“Globally, there are 190 years’ worth of worldwide emissions tucked away under boreal forests. That buried carbon is like a slumbering beast whose sensitivity to the disturbances on the surface we don’t fully understand.  Creating forest edges with seismic grids, roads, power lines, pipelines, and logging in a drying climate warms the forest floor, making fire likelier and soils quicker to release CO2. The precise degree to which these changes will destabilize the carbon under the North American boreal is unclear. We haven’t had time to find out. … It’s an experiment we only get to run once. How much do we want to poke the beast?” [p. 64]

One of the best things we can do to preserve forests is to refrain from building roads and close down existing ones. The US Forest Service has started doing this already, in large part because they don’t have a big enough budget to maintain all the forest service roads anyway.

Conservation First

Ever Green makes a compelling case and an eloquent plea to conserve the world’s megaforests.

The authors don’t exactly reject the idea of planting lots of new trees, but they consider the hype about tree planning, like the One Trillion Trees initiative of the World Economic Forum, to be a distraction.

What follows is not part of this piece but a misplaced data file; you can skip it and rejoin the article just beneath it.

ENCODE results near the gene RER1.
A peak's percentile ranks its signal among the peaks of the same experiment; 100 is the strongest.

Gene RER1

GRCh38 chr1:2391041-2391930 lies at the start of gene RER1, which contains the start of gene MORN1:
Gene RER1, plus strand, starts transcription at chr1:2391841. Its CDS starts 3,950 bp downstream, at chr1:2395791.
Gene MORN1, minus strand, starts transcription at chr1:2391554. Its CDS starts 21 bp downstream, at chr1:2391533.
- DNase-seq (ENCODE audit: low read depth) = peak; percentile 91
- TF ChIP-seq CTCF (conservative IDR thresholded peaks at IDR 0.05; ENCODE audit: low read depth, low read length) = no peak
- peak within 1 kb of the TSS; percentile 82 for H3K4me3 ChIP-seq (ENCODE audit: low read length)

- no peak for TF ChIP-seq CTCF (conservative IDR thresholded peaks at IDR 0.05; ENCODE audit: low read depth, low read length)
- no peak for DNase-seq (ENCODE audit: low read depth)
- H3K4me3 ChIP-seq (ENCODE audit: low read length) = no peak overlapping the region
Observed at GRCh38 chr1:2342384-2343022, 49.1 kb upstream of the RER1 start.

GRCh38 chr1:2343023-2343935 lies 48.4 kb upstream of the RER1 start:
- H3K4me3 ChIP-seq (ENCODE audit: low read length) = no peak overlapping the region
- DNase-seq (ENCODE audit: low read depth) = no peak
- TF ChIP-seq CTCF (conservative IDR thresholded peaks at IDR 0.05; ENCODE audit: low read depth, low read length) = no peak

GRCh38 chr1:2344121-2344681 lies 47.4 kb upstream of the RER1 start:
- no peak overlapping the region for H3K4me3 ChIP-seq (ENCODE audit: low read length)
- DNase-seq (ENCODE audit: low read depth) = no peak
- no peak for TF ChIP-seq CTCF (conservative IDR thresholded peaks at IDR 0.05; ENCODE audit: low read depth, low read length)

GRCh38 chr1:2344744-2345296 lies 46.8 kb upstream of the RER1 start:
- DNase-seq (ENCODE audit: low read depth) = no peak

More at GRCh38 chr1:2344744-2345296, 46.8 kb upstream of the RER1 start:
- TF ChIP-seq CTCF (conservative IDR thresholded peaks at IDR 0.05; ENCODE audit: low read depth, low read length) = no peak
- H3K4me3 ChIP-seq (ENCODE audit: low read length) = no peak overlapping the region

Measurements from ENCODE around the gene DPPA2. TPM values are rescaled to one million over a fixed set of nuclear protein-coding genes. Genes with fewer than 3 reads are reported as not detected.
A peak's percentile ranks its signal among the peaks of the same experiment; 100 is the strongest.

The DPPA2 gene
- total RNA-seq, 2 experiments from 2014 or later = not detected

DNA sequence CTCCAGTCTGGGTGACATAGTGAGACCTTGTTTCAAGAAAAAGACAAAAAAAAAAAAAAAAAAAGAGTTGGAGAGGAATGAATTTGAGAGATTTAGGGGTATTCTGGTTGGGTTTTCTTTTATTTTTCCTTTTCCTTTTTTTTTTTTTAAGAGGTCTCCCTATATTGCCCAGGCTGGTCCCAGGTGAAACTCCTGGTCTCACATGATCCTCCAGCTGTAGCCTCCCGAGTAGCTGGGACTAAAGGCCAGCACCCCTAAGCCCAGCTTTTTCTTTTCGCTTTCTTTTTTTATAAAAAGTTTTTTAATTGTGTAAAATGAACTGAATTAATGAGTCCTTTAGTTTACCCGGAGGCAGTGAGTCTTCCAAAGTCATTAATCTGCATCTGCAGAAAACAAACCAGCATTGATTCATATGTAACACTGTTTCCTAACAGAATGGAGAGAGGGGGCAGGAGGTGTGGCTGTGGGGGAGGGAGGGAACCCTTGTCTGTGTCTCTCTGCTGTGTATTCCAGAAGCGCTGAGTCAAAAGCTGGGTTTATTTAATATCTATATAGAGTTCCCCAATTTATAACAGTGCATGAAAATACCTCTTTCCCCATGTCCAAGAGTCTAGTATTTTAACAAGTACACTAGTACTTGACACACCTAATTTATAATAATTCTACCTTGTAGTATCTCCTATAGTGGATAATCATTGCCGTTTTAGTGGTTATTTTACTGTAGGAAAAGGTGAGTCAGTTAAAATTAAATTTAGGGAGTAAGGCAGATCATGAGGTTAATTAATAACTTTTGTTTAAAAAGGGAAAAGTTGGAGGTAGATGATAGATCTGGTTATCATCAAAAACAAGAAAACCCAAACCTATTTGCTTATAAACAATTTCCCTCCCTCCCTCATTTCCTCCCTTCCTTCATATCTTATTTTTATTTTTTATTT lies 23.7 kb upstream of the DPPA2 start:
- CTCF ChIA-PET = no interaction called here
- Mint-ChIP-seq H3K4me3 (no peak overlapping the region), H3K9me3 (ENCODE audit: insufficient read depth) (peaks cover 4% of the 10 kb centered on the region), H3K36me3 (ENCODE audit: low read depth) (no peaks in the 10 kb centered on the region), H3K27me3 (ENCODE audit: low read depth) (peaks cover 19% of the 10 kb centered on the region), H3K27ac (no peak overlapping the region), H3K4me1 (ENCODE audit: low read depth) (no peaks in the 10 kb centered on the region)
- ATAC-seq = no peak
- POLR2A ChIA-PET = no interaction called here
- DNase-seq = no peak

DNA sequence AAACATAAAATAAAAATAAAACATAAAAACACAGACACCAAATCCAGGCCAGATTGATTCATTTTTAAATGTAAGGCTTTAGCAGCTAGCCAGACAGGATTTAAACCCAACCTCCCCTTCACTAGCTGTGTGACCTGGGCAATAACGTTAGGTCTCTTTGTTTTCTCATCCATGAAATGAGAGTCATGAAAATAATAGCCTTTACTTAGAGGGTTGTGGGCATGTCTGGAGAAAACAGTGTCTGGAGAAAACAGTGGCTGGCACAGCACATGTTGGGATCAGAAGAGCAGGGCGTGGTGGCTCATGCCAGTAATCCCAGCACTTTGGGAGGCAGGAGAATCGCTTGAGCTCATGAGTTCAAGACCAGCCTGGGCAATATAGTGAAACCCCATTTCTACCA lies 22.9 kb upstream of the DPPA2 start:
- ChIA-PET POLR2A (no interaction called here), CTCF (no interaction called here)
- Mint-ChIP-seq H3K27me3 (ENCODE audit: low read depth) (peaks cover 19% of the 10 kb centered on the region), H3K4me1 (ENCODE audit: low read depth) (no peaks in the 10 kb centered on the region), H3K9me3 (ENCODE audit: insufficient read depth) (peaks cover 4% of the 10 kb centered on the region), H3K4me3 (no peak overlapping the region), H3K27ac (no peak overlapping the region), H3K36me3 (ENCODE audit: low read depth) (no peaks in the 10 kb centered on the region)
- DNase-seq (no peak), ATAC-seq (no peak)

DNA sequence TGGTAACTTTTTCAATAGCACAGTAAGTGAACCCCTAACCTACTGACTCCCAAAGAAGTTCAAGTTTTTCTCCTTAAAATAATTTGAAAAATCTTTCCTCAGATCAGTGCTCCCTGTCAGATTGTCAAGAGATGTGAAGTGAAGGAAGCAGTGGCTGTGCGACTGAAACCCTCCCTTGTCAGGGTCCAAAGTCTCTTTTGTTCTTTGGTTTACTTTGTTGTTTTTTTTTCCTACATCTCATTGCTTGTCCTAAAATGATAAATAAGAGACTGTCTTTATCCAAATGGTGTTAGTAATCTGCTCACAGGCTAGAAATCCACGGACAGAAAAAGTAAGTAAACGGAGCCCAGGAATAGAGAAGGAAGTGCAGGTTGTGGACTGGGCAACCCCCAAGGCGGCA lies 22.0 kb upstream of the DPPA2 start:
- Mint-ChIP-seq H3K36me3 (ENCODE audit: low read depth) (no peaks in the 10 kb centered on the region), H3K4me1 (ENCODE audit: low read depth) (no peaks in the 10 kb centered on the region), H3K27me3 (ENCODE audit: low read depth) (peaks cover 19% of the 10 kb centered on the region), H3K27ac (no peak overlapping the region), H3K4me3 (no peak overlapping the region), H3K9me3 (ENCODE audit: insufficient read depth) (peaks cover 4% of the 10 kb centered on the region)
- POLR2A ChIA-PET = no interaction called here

Newly planted trees take generations to mature, they point out. They grow shorter than old growth forests, store less carbon, support less biodiversity and are more prone to fires.

They think the main benefits of tree planting are less tangible:

“As long as we do the rest of what’s needed for the megaforests, the trifling near-term impact planting has on the balance of gasses in the atmosphere matters less than the change that may take place in the heart of the planter.”  [p. 247]

It’s far better and far cheaper, they recommend, to preserve the forests we already have through more and larger protected areas and through Indigenous stewardship. The next priority is to protect lightly-logged places that can recover into full forest ecosystems.

After that, plant all the trees you want.

Unsolicited Feedback

In the last couple of years, I’ve read a number of books about the importance of preserving trees and forests. I wasn’t sure I really needed to read another one.

But I’m glad I read Ever Green.

There’s plenty of facts and research for the scientifically-minded reader, some travel reporting on each of the megaforests, interesting economic analysis, and – what was new for me – a strong focus on the important role of Indigenous peoples.

It’s clear the authors have a deep love for these forests.

The book is nicely illustrated with maps of each of the five great megaforests and plenty of photographs.

Whether you’re not yet convinced about the importance of forest conservation, or even if you already are, Ever Green is well worth reading.

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3 Responses to Ever Green

  1. Pingback: Nonfiction November 2022 Week 1: Your Year in Nonfiction | Unsolicited Feedback

  2. Great summary of this one! I’ve not read many books on this topic, so while I knew forests were important, I was still surprised by the many different ways that they help store carbon and a little terrified by the fact that it seems like degradation could be an accelerating process.

    Liked by 1 person